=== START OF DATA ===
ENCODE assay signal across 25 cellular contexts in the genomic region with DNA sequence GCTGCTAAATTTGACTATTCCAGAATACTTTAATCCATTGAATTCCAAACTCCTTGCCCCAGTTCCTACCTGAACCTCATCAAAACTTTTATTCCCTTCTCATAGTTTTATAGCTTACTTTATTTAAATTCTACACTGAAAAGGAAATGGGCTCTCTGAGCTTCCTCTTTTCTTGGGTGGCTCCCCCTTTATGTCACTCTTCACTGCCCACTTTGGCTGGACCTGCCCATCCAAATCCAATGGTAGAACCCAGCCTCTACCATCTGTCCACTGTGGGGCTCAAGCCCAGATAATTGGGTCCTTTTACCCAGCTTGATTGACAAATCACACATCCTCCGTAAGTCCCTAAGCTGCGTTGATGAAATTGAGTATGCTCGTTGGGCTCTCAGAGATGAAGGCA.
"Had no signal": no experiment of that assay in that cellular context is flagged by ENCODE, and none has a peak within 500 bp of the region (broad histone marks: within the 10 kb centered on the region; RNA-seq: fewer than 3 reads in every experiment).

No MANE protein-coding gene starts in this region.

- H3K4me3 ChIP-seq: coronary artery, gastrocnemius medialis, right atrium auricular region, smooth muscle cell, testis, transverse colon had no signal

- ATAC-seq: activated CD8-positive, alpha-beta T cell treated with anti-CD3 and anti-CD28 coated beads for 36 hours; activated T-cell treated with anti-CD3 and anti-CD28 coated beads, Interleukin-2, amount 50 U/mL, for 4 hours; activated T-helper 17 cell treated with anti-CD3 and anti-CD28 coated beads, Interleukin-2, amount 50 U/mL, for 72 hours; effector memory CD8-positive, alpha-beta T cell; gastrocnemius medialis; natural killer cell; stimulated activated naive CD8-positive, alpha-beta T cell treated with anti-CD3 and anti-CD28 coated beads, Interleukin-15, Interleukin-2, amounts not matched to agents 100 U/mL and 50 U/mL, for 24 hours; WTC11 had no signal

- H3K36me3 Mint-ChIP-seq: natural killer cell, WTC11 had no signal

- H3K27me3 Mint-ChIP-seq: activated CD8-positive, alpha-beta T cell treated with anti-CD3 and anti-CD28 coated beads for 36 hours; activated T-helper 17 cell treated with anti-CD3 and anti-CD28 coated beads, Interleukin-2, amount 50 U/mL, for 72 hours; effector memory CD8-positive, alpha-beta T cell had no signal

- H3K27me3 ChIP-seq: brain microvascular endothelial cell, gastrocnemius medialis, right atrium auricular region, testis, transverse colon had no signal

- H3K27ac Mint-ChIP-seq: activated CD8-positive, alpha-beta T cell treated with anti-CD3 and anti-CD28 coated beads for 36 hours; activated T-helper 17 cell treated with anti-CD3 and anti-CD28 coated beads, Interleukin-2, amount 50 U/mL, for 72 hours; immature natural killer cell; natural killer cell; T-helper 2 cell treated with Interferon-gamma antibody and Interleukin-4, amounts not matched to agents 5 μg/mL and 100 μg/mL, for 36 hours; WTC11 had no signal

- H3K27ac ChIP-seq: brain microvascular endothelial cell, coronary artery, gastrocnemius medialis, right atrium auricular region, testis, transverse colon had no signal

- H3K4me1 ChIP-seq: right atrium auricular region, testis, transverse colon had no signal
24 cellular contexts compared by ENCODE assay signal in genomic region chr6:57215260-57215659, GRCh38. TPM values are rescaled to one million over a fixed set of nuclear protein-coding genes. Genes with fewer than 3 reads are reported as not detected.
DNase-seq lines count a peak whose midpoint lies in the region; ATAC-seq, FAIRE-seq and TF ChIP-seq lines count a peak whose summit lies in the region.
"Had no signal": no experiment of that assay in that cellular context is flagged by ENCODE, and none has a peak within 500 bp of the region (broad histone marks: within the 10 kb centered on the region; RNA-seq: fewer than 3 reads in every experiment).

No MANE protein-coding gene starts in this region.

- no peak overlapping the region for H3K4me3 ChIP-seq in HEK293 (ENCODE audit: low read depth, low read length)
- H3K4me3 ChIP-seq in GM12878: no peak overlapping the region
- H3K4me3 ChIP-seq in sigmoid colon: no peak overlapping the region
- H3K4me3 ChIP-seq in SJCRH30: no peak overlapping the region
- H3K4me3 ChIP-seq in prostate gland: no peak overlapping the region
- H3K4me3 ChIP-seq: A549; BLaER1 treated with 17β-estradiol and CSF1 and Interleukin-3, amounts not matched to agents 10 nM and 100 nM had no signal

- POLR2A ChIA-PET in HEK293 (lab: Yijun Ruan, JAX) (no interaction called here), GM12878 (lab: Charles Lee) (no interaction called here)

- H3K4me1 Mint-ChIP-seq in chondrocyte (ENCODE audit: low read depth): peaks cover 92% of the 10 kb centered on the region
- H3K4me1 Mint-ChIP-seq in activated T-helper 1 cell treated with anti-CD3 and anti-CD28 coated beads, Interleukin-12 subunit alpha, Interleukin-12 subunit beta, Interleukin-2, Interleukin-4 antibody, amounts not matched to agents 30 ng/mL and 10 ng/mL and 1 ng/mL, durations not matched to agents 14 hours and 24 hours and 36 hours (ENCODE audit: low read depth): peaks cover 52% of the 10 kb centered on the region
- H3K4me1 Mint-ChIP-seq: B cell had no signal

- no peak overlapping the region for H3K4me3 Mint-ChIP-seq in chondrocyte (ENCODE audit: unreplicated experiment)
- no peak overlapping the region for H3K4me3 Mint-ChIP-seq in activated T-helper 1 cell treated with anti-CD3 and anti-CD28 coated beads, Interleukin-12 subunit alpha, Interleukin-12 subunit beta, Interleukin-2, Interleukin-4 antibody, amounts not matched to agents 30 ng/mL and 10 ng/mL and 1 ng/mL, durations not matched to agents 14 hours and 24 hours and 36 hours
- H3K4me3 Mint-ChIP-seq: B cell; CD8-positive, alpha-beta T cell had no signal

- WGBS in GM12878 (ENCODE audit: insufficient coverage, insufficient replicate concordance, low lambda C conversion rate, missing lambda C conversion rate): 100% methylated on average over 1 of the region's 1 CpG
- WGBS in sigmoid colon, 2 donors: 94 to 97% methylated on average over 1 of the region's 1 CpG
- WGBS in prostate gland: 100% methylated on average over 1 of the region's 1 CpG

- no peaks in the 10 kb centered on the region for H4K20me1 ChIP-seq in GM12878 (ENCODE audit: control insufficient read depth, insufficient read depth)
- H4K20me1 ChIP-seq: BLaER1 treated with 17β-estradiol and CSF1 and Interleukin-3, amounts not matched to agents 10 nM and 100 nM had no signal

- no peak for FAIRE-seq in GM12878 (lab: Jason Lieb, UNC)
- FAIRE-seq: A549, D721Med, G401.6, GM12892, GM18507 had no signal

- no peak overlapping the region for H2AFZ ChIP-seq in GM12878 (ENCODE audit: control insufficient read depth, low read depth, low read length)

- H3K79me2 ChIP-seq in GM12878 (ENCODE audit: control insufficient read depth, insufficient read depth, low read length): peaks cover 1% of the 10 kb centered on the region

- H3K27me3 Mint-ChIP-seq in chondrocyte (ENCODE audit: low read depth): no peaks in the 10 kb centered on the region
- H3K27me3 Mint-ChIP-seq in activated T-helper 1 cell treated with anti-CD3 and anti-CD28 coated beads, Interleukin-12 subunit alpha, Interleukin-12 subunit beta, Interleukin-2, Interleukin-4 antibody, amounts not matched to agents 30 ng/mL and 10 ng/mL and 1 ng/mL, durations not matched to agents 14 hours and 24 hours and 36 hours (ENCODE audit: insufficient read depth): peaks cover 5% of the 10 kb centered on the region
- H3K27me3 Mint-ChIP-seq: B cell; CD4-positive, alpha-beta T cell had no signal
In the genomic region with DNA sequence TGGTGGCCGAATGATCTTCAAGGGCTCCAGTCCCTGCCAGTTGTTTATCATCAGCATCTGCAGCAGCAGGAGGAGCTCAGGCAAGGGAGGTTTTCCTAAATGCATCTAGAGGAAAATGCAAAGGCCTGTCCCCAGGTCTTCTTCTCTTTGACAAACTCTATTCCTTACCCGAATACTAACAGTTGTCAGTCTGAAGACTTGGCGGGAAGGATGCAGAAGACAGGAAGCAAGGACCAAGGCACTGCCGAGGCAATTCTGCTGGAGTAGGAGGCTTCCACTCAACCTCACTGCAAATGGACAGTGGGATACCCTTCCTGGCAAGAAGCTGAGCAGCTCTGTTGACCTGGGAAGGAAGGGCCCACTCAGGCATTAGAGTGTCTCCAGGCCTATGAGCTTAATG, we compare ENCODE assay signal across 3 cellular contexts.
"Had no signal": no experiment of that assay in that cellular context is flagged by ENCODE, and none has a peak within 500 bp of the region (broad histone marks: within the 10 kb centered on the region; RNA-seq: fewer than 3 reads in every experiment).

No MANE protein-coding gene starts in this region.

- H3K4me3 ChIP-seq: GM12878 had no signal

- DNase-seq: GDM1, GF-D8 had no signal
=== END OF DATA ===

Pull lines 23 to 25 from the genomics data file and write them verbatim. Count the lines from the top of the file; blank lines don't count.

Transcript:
- H3K4me1 Mint-ChIP-seq in chondrocyte (ENCODE audit: low read depth): peaks cover 92% of the 10 kb centered on the region
- H3K4me1 Mint-ChIP-seq in activated T-helper 1 cell treated with anti-CD3 and anti-CD28 coated beads, Interleukin-12 subunit alpha, Interleukin-12 subunit beta, Interleukin-2, Interleukin-4 antibody, amounts not matched to agents 30 ng/mL and 10 ng/mL and 1 ng/mL, durations not matched to agents 14 hours and 24 hours and 36 hours (ENCODE audit: low read depth): peaks cover 52% of the 10 kb centered on the region
- H3K4me1 Mint-ChIP-seq: B cell had no signal